The Tata Group has been at this inflection point twice earlier, and stepped back both times. In 2002, when Tata was to retire at 65, the Tata Sons board promptly redesignated him non-executive chairman, which meant he could continue for another five years.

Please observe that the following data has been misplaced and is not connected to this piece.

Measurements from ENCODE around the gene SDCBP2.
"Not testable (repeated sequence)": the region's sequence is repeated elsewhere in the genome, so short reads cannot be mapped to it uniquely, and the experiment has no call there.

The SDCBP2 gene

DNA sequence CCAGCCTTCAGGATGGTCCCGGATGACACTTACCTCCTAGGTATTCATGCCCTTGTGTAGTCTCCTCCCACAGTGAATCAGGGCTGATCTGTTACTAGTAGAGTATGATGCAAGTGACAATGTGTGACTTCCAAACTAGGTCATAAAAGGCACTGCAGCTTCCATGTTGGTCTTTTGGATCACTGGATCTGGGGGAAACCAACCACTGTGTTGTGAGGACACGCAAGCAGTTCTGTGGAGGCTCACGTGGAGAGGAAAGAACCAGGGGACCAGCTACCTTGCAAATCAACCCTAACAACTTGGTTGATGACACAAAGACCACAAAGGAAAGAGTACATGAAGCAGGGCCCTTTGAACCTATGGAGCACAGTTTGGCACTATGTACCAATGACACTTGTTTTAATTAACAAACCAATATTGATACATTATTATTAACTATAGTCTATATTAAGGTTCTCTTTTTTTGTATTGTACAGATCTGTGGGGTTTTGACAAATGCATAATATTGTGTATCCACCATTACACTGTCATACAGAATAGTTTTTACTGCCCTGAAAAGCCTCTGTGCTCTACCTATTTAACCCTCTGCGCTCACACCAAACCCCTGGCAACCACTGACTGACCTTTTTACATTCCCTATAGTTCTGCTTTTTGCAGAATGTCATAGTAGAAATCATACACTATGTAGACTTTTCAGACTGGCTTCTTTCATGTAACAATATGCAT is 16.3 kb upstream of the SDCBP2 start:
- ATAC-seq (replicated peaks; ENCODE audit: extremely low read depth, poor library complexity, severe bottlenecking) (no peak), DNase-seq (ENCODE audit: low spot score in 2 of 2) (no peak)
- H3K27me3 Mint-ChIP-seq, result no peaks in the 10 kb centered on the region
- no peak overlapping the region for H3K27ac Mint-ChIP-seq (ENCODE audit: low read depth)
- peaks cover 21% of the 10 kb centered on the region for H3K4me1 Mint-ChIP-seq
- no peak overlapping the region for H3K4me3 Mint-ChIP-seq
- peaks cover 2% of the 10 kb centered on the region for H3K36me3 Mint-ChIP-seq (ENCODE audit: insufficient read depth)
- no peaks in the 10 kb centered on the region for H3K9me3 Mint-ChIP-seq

Three years later, the board upped the retirement age of non-executive directors to 75. The message is clear: Ratan Tata is indispensable.
And it’s not just the board that feels that way. There were loud cries of support from shareholders at the Tata Steel AGM in August, held soon after the announcement that Tata Sons had created a panel to find Tata’s successor. Continue reading